In response to stress, activation of Hypothalamo-Pituitary-adrenal Axis (HPA) results in secretion of Corticotrophin-Releasing Factor (CRF) from hypothalamus. CRF stimulates the secretion of ACTH from pituitary, which further activates the adrenal glands to produce glucocorticoids, which are powerful immune regulators. The effects of glucocorticoids on cellular and humoral immune responses are quite complex. Although the overall effect of glucocorticoids on immune responses at the cellular level is immunosuppressive, this effect may result from suppression of many stimulatory components of immune cascade and stimulation of some immunosuppressive or anti-inflammatory elements. The relatively greater sensitivity of components of cellular immunity to glucocorticoid suppression tends to shift immune response from a cellular to humoral pattern during stress.[33],[34]

No well designed experimental study has been reported concerning the effects of yoga on diabetics' immune systems. However, studies have reported the efficacy of yoga in different populations, especially cancer patients.[7] Findings of these studies can be extrapolated to diabetes and immunology because some of the pathways of its mechanism of action are similar. A study by Ronson reported allostatic load as a cause of dysregulation of immune system in cancer patients due to dysfunction of the HPA axis as a result of the stress of oncologic pathophysiology. Although that study concerned cancer patients, dysregulation of HPA axis has been reported by many authors as cause of co-morbidities in Diabetics.[35]

There was decrease in natural killer cells in advanced breast cancer patients following yoga practice as reported by the present author which is a predictor of survival.[10] Recent studies reported that Relaxation elicitation, particularly after long-term practice, may evoke health benefits by improving mitochondrial energy production and utilization and thus promoting mitochondrial resilience through upregulation of ATPase and insulin function. Mitochondrial resilience might also be promoted by relaxation induced downregulation of NF-κB-associated upstream and downstream targets that mitigates stress. NF-κB pathway genes are known to have a prominent role in inflammation, diabetes, stress, trauma and cancer – which were suppressed after relaxation response elicitation.[11],[36]

In a study by SuQu et al., a yoga program had a rapid and significantly greater effect on gene expression in peripheral blood mononuclear cells (PBMCs) compared to the control group who were given only walking exercise with relaxing music. They suggested that gene expression alteration may be the basis for long term higher level health effects.[14] Another study reported increase in cortisol level as a stress marker in examinees but this rise was less in the group of examinees who practiced yoga. Further, the yoga group showed attenuation of increase in cortisol due to examination stress which was attributed to relaxing effects of yoga on mind, in turn reducing stimulus to hypothalamus and anterior pituitary and thereby reducing secretion of cortisol. This study also reported mean plasma IL-4 rise and serum IFN-y decrease with examination stress. Decrease in serum IFN-y was significant in control group and non-significant in yoga group. Decrease in serum IFN-y is a marker of reduced cellular immunity. This study found yoga to exert a buffering effect on cellular immunity.[37] It was conducted on a group of students with perceived examination-stress. However pathways of stress have been same as in diabetics and therefore, the finding is relevant to be discussed here.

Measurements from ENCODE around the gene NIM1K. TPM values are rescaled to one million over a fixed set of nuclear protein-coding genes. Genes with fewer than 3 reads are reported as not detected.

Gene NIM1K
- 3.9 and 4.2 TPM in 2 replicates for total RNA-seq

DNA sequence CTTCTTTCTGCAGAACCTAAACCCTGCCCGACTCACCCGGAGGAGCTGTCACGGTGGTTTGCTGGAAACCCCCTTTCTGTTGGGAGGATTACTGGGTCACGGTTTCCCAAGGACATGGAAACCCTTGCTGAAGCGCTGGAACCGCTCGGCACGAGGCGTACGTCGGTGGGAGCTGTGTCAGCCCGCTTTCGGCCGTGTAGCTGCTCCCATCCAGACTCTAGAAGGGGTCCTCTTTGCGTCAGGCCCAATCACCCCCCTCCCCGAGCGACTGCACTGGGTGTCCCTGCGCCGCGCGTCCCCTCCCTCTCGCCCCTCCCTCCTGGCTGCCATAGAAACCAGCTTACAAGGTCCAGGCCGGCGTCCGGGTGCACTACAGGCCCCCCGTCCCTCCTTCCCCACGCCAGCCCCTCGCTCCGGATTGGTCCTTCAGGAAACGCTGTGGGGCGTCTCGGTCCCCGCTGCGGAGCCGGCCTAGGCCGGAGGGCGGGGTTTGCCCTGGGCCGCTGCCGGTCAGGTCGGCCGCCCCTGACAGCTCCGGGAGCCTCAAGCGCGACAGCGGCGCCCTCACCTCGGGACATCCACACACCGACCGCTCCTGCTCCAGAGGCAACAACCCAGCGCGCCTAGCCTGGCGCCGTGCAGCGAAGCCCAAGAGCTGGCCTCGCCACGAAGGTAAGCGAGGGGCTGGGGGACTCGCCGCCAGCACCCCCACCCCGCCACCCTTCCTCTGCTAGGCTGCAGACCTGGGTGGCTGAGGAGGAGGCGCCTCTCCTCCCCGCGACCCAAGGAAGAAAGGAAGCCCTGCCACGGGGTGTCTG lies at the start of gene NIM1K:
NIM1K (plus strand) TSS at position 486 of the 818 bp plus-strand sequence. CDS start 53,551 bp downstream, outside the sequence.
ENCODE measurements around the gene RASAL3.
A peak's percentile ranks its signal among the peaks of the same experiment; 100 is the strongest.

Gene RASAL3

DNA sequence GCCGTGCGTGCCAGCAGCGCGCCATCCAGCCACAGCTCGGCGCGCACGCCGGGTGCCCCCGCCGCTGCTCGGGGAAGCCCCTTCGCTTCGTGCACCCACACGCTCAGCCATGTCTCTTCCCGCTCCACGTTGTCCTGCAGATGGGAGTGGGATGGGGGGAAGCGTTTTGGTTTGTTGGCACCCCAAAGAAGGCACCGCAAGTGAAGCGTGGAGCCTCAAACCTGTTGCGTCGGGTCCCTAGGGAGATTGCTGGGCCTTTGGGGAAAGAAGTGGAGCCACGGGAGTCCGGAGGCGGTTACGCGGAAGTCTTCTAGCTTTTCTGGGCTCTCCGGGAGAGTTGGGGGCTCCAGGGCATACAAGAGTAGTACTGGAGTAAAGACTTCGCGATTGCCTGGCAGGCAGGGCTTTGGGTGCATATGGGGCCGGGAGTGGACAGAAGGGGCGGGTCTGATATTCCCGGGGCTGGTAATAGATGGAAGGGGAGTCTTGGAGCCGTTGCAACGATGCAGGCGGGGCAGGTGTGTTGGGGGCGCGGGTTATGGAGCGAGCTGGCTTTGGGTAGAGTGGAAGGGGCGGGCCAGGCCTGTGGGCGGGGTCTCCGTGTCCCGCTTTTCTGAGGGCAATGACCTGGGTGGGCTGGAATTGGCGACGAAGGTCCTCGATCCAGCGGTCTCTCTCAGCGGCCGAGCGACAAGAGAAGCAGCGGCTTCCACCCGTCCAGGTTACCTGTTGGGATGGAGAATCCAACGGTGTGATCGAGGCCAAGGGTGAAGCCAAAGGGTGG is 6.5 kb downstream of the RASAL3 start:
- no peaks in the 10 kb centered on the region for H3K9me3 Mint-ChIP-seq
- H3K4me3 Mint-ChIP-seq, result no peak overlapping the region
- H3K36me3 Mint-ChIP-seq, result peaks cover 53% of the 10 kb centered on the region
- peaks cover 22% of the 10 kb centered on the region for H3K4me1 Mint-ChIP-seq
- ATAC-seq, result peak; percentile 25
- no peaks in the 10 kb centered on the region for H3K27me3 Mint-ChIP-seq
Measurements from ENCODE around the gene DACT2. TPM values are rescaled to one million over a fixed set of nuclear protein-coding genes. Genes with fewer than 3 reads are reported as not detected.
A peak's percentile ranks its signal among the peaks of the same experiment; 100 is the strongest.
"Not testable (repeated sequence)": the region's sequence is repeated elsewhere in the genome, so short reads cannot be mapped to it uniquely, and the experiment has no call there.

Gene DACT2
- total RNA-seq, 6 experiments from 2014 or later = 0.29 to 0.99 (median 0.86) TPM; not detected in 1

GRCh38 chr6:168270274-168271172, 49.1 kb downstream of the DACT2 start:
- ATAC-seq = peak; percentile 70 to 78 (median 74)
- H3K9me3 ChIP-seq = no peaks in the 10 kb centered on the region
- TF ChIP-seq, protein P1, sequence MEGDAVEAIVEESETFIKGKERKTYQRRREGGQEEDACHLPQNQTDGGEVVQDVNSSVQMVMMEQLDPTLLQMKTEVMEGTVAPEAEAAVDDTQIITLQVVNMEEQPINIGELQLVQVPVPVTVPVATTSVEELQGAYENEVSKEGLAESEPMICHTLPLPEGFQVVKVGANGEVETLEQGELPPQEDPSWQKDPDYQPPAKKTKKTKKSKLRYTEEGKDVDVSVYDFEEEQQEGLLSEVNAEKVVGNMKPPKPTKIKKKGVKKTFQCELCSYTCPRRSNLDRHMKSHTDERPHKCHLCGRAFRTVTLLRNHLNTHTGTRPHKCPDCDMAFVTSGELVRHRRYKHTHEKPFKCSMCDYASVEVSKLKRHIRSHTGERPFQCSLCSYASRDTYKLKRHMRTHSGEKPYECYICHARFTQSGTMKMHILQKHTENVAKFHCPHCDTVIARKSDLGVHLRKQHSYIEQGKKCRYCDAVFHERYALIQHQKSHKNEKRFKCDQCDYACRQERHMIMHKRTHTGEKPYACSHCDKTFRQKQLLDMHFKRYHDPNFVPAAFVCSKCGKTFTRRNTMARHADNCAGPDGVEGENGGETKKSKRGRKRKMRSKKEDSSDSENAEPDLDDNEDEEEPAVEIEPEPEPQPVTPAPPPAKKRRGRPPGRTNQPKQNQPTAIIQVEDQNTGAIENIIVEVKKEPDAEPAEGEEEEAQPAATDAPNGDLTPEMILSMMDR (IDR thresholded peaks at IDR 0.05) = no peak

Limitations and scope for future

This study has examined mechanisms for the action of yoga in Type II Diabetes, especially the integrative mechanisms of psycho-neuro-endocrine and immune relationships. These are interrelated and complex to be understood and therefore there is no definite verdict on these mechanisms. Many experimental studies which have reported these probable mechanisms were limited by several issues such as unclear methodology, interventions and program structure, quasi experimental, lack of control group, confounding variables and smaller sample sizes. Some studies have even presented few data or too many confounders which make them difficult to generalize. However, we have tried to discuss the mechanisms of action of yoga in terms of psycho-neuro-endocrine and immune mechanisms in Type II diabetes with scope for future research. We recommend well designed blinded randomized studies to evaluate effect of yoga on immune markers in diabetics to obtain valid results. We also recommend experimental studies which can evaluate effect of yoga on psycho-neuro-endocrine mechanisms to prove the theories laid down by various studies discussed here.

 Conclusion



It is difficult to identify any single pathophysiologic mechanism of action of yoga in Type II DM as the risk factors and etiologies of Type II DM are multifactorial. Similarly it is difficult to postulate any single unidirectional pathway of Yoga action in Type II DM. Yoga's mechanisms of action in Type II DM are integrated and their effect is multisystemic. The psycho-neuro-endocrine and immune mechanisms of action of yoga in Type II DM represent a possible approach to understanding its holistic effects on disease modulation of Type II DM. This review suggests psycho-neuro-endocrine and immune mechanisms that may be important to understanding yoga's actions on Type II DM.

Summing up, the words Samatvam yoga ucyate (2:48; Bhagvad Gita): Equanimity is yoga. Samatvam is being able to maintain one's balance of mind in success and failure, gain and loss, pleasure and pain, and that is the aptitude of a perfect Yoga master who remains equipoised in all circumstances. Samatvam of the mind can contribute in preventing many illnesses. Yoga of equanimity has the potential to control negativity of brain and behavior by modulating its activity through psycho-neuro-endocrine and immune mechanisms to restore and maintain health in the true sense.

Acknowledgements

Dean, SMIMS, Gangtok and ICMR.

Financial support and sponsorship

Indian Council of Medical Research, ICMR.

Conflicts of interest

There are no conflicts of interest.